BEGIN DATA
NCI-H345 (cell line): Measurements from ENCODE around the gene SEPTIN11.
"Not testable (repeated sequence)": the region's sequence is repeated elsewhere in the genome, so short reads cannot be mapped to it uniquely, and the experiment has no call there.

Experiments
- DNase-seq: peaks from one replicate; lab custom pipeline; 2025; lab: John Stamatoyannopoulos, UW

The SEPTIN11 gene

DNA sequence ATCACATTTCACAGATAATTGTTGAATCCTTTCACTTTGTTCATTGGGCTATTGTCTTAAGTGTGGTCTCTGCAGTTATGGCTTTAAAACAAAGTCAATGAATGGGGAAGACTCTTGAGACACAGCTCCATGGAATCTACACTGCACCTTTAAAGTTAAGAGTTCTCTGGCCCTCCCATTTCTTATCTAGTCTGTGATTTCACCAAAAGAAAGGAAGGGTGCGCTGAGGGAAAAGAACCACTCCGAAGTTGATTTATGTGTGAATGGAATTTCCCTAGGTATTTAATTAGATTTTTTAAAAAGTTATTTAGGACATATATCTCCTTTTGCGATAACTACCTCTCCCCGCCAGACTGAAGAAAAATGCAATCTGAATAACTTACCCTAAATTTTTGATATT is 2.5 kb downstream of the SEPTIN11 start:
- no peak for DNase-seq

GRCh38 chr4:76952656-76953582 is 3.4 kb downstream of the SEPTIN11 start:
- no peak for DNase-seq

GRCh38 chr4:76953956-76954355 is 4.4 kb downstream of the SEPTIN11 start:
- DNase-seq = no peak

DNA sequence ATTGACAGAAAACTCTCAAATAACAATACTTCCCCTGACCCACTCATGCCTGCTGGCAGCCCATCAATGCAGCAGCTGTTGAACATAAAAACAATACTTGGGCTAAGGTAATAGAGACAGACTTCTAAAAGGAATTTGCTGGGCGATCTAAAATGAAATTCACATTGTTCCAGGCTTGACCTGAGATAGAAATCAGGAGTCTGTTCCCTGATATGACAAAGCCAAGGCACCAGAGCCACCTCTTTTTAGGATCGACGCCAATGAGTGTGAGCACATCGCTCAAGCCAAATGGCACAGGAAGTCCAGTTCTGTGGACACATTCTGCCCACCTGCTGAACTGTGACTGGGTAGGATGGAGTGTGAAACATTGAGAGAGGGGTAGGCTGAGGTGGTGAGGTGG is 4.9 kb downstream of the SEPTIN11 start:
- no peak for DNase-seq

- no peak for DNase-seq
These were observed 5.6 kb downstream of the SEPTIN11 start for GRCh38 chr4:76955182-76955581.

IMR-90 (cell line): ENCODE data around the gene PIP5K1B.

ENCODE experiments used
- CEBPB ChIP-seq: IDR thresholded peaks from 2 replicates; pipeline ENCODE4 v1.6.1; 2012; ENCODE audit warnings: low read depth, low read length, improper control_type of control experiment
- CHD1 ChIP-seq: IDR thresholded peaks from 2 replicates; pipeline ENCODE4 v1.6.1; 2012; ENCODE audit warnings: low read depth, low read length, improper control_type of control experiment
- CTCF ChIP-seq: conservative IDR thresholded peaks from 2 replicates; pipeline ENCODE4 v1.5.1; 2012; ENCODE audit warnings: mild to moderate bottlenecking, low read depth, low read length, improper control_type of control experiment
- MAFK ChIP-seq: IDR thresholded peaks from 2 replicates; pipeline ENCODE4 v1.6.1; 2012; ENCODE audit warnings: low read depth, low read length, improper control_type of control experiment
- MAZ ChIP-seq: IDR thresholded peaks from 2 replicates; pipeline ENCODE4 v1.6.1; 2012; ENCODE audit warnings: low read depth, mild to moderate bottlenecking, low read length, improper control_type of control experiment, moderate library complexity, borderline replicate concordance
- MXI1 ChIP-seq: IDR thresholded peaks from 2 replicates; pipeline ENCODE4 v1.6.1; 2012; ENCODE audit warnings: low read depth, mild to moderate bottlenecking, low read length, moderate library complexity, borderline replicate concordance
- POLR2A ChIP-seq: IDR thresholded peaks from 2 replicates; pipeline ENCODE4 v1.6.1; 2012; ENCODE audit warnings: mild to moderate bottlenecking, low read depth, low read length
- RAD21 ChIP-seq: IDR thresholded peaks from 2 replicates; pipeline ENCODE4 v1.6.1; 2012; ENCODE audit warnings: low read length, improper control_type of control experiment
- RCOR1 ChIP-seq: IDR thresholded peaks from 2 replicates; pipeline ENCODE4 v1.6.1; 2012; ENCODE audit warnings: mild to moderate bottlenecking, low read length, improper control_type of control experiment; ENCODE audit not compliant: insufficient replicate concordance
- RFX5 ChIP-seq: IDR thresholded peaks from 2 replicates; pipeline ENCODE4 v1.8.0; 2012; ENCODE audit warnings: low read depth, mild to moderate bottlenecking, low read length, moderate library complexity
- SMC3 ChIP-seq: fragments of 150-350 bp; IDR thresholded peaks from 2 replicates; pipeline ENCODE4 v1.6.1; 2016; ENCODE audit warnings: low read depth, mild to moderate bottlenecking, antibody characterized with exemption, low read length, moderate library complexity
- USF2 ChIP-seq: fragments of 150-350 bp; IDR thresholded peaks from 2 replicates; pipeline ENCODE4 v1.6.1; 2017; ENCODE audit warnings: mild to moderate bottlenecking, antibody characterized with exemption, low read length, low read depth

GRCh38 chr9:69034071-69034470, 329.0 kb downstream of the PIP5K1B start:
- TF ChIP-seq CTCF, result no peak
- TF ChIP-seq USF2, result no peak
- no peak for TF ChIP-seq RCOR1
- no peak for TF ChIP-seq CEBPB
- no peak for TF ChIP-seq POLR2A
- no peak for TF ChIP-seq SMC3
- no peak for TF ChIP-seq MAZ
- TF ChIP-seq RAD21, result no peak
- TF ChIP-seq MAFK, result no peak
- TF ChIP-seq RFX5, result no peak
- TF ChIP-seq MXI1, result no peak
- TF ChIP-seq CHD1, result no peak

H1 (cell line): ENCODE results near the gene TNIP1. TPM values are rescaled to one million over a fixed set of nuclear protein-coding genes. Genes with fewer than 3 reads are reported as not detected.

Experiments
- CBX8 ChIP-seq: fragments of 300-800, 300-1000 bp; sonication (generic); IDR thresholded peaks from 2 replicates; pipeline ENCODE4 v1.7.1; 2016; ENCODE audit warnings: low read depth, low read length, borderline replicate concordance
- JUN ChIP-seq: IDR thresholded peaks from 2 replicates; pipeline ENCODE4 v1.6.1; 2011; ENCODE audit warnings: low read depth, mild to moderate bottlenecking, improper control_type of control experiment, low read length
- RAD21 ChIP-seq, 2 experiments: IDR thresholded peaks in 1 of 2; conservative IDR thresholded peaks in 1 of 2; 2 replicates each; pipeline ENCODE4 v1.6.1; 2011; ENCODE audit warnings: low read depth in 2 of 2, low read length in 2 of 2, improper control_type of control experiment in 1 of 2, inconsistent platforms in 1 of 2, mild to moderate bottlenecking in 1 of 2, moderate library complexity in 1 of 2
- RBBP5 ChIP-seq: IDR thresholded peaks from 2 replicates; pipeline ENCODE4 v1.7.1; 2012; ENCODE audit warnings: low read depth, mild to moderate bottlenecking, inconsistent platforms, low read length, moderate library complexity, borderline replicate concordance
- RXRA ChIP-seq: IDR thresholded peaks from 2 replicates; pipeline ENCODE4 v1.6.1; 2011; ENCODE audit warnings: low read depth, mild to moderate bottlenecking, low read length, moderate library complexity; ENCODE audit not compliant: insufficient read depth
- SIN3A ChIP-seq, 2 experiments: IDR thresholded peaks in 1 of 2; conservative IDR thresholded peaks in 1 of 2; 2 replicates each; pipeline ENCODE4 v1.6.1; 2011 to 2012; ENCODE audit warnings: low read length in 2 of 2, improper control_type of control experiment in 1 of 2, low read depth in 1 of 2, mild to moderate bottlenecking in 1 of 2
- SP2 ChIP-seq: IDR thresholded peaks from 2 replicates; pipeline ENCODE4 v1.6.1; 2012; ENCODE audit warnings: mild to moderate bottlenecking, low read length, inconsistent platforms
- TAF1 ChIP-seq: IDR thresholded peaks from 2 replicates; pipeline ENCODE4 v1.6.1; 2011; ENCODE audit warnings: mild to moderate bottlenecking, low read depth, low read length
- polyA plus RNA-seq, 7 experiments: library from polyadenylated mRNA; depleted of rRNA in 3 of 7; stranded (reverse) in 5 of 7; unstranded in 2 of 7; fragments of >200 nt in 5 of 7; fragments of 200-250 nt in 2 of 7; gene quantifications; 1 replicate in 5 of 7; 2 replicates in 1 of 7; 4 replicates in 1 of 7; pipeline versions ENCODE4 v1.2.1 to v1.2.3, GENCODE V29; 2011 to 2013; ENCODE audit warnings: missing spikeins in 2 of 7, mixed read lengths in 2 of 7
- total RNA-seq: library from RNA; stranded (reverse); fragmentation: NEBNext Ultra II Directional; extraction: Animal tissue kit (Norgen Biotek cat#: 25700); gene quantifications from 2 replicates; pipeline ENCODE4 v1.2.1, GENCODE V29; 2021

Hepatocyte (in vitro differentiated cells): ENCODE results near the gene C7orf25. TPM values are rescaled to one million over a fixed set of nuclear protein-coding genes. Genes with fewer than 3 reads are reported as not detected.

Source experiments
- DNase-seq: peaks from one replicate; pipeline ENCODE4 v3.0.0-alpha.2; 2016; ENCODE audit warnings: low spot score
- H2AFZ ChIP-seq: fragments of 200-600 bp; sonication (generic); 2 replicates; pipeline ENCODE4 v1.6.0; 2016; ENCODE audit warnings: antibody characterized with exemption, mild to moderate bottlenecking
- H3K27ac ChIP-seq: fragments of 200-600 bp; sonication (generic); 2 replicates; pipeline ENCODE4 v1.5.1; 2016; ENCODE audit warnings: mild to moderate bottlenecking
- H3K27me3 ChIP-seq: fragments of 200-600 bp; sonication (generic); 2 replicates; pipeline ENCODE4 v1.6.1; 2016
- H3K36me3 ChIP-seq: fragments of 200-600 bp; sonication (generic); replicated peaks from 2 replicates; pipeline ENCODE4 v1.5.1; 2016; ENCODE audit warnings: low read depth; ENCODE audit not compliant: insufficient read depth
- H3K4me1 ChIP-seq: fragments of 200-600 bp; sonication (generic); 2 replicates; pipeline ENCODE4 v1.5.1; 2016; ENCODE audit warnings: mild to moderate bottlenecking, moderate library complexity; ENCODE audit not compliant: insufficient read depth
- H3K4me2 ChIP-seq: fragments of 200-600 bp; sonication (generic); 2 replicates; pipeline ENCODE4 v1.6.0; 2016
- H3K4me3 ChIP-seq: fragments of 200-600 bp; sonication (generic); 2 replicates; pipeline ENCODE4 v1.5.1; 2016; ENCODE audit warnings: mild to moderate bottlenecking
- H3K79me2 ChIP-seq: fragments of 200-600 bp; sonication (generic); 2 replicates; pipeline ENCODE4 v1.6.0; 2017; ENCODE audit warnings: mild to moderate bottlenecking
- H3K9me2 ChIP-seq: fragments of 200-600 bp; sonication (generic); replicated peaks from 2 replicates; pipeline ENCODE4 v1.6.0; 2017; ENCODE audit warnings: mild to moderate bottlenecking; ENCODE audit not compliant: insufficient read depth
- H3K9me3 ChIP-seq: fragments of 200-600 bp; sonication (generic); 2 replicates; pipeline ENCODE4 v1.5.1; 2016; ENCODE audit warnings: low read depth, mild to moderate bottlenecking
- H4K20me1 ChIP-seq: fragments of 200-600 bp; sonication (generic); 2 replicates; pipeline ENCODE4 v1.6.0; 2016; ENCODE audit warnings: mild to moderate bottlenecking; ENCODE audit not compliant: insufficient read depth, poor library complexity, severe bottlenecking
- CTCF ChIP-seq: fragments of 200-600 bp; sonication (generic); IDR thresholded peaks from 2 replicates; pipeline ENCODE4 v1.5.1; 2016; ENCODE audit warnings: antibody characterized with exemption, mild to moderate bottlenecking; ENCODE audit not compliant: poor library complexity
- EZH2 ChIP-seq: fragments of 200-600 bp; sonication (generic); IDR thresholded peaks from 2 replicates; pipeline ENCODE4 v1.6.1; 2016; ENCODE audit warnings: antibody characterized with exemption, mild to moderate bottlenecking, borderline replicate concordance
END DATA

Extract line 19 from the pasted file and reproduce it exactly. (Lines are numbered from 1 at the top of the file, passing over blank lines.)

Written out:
- CHD1 ChIP-seq: IDR thresholded peaks from 2 replicates; pipeline ENCODE4 v1.6.1; 2012; ENCODE audit warnings: low read depth, low read length, improper control_type of control experiment